ROGER FEDERER: How is it to be in the finals, you know, and win in straight sets. And, you know, it's just totally different feeling. I was very nervous when I walked on the court, you know. It was different.
And after just -- because you live during the match, and you have strong emotions, you know, but you don't want to get too overexcited, you know. My body's totally flat now, you know. I cannot move anymore. I'm totally exhausted, just because of the tension out there, you know.
"I really hope that I can do this in three," you know, after I won the second set.
Q. How much trouble were you in in the match against Lopez?
ROGER FEDERER: Oh, I was... Did you see the match or not?
Q. No, not all of it.
ROGER FEDERER: I'm telling you, go and get a tape, because... (Laughter).
Because I was really -- I was really in big pain, you know. I was struggling to serve, I was struggling to return. I couldn't even really sit down because I was hurting so much. Then I called the trainer after two games and he gave me painkillers, he gave me a massage on my back, you know, with warm cream.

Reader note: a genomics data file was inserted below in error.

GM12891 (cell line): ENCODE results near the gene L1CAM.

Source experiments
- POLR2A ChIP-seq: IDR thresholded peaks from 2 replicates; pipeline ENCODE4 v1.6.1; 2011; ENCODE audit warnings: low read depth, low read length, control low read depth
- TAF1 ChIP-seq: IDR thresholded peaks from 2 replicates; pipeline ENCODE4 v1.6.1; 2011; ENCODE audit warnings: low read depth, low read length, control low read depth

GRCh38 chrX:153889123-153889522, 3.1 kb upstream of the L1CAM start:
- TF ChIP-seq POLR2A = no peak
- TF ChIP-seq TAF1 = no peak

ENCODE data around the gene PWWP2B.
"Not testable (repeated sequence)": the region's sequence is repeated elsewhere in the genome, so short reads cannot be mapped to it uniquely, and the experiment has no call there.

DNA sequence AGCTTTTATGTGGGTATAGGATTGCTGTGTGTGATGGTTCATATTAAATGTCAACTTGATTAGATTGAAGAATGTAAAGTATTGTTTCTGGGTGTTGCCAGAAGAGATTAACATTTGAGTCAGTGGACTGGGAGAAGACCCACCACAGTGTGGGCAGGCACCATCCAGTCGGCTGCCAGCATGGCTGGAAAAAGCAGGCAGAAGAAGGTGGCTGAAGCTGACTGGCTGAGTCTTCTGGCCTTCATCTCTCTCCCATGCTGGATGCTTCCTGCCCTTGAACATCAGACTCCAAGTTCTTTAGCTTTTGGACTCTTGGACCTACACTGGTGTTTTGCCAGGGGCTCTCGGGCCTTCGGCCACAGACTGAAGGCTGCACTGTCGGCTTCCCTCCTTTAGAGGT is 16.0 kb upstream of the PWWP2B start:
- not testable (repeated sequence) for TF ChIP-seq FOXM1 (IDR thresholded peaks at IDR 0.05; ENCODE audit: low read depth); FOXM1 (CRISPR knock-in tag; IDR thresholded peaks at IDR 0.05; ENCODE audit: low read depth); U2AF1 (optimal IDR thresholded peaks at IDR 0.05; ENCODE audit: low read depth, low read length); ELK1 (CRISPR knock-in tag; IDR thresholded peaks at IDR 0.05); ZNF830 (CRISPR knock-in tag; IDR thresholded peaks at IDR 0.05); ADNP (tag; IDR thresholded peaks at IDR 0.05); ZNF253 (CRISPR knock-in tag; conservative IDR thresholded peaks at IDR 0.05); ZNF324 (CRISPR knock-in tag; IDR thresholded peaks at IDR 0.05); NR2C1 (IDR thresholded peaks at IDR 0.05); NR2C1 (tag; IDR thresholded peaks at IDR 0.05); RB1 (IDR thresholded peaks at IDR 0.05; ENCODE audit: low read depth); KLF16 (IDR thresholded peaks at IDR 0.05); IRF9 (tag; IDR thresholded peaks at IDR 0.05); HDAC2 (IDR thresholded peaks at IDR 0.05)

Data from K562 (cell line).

And I told myself, "If this continues for a few more games, and I realized that this guy was just kicking my ass, it's not worth playing," you know.
But somehow I stayed in the match and it got a little bit better. Then I kind of won that first set, which was important.
Q. With the Swiss winning the America's Cup, now you've won Wimbledon, what's left for you?
ROGER FEDERER: The end, what is that?
Q. The Swiss have won the America's Cup. You've won Wimbledon. What's next for the Swiss?
ROGER FEDERER: Hmm... You know, yeah, I also believe that Swiss sports is doing well, you know. They've proved it.